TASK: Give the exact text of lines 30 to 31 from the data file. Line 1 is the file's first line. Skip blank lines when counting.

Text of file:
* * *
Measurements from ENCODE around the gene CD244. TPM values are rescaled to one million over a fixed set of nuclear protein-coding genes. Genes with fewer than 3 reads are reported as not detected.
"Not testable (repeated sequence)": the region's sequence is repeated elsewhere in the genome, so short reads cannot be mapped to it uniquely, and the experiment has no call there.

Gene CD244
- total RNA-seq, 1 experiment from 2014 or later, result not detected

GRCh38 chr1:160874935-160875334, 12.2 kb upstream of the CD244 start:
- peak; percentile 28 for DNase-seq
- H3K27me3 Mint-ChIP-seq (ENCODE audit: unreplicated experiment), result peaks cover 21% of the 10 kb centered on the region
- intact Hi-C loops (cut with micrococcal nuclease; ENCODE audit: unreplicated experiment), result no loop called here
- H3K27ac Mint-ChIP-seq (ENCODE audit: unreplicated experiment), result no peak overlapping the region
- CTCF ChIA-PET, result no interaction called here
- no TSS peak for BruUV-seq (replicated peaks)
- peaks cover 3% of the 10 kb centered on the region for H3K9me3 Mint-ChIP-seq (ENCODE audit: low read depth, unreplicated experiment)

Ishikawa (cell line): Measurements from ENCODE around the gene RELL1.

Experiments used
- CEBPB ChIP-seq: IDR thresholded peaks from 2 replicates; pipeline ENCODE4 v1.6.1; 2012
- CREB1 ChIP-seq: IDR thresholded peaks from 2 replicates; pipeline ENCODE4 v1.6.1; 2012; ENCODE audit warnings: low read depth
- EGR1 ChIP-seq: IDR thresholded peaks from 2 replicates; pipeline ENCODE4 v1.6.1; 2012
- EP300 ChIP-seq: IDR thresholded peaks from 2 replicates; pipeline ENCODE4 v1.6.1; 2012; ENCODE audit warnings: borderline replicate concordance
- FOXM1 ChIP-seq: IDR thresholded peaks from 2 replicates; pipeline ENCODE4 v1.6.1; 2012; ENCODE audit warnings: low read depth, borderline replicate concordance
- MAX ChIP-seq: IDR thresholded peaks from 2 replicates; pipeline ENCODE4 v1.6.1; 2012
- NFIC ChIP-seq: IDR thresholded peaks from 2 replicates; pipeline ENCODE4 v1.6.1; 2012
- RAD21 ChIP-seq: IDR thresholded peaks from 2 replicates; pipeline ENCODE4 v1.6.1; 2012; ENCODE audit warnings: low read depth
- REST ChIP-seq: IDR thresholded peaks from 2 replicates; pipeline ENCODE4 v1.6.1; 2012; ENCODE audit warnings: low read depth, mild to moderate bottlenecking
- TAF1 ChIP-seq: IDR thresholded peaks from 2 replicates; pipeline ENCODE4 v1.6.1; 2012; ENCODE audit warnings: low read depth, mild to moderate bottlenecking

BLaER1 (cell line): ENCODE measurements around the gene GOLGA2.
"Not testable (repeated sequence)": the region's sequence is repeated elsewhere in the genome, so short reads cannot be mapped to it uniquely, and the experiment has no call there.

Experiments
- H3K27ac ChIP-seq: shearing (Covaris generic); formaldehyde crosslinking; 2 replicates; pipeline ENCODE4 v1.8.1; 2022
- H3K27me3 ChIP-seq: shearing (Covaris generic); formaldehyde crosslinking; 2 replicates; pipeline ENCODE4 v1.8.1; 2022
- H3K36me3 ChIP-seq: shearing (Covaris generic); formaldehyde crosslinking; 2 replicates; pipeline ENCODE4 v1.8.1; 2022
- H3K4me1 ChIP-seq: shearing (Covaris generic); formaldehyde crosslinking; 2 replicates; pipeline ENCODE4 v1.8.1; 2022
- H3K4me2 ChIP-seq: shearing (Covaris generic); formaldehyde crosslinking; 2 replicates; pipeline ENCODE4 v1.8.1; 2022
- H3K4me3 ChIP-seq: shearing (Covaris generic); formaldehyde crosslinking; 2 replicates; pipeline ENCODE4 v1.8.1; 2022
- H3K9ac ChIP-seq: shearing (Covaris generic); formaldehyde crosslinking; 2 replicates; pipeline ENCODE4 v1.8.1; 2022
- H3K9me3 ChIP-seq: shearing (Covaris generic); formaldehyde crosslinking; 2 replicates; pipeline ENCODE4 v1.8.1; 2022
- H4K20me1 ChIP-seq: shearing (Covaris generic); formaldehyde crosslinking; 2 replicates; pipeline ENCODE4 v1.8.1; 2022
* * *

- H3K36me3 ChIP-seq: shearing (Covaris generic); formaldehyde crosslinking; 2 replicates; pipeline ENCODE4 v1.8.1; 2022
- H3K4me1 ChIP-seq: shearing (Covaris generic); formaldehyde crosslinking; 2 replicates; pipeline ENCODE4 v1.8.1; 2022